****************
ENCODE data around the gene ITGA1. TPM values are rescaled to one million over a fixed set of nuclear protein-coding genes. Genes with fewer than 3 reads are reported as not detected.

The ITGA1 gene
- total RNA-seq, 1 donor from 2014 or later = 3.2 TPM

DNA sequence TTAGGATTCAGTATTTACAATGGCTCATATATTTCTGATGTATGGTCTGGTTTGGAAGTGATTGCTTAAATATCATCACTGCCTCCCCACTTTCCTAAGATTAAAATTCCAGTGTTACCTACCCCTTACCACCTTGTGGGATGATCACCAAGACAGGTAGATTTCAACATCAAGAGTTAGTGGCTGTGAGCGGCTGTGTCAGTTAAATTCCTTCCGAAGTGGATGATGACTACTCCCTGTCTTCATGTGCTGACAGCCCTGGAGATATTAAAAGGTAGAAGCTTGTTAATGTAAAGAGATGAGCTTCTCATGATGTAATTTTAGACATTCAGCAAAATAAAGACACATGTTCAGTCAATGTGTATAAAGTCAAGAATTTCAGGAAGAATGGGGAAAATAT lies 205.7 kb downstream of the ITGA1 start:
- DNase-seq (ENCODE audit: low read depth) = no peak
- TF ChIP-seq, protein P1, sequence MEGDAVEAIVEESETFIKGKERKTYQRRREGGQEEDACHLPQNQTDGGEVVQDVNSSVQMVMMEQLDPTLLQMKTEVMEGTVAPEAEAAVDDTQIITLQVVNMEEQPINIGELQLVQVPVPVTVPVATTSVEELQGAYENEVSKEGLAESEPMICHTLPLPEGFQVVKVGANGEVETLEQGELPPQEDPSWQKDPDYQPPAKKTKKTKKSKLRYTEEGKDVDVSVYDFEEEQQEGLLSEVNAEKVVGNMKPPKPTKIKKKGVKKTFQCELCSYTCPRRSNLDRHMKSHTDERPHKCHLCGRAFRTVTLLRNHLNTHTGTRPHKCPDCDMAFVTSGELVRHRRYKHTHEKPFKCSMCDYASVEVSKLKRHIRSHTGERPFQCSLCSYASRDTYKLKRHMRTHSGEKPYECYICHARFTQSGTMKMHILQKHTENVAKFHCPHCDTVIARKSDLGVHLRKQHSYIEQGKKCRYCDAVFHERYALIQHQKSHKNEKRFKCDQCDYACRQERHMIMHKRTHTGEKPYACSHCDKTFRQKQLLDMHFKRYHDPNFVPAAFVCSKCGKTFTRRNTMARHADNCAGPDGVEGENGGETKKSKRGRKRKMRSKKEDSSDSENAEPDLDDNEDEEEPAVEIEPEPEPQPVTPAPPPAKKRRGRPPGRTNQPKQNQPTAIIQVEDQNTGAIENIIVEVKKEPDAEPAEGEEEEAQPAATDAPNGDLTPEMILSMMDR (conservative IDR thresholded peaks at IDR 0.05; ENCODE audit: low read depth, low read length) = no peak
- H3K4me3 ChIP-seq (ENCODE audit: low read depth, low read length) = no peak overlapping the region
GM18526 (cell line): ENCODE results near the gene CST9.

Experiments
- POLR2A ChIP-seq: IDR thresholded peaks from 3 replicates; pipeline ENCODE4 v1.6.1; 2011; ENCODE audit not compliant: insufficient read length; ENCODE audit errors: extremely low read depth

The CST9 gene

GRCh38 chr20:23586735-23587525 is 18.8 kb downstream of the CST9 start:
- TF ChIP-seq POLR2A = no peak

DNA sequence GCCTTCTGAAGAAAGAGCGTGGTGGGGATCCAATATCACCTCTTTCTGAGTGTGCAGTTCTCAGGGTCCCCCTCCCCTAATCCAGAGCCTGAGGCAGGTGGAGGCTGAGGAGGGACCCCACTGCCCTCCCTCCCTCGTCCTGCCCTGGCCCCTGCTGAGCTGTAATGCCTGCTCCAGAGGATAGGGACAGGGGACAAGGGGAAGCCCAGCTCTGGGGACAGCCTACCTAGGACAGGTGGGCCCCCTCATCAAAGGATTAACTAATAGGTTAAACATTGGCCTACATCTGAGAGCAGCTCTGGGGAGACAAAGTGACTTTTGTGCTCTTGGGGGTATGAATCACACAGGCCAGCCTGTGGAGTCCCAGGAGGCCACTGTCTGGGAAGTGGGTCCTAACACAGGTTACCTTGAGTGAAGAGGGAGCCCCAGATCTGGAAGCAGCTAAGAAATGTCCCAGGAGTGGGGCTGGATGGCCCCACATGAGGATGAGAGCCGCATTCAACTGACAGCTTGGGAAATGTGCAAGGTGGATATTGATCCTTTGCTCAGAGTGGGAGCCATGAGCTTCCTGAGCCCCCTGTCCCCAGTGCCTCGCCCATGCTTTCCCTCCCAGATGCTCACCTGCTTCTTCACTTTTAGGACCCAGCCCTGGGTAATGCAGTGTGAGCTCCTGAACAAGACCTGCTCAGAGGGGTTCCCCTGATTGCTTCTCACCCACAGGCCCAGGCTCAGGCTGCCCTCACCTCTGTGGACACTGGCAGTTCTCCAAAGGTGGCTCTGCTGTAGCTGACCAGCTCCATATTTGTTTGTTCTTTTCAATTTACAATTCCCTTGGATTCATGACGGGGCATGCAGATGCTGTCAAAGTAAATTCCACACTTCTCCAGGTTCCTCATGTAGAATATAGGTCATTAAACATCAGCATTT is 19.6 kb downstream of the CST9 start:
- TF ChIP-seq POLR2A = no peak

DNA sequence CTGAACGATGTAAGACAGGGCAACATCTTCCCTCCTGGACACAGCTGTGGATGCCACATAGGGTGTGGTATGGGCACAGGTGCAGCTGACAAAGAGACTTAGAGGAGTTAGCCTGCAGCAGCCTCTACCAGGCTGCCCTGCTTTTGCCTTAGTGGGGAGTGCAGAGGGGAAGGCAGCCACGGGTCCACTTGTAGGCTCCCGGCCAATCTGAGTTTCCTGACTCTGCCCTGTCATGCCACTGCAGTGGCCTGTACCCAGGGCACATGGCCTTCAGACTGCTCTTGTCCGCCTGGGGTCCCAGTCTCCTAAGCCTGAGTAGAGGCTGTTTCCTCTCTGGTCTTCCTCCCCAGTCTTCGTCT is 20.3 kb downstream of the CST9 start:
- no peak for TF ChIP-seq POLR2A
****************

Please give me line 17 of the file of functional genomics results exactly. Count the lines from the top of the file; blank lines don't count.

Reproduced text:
- no peak for TF ChIP-seq POLR2A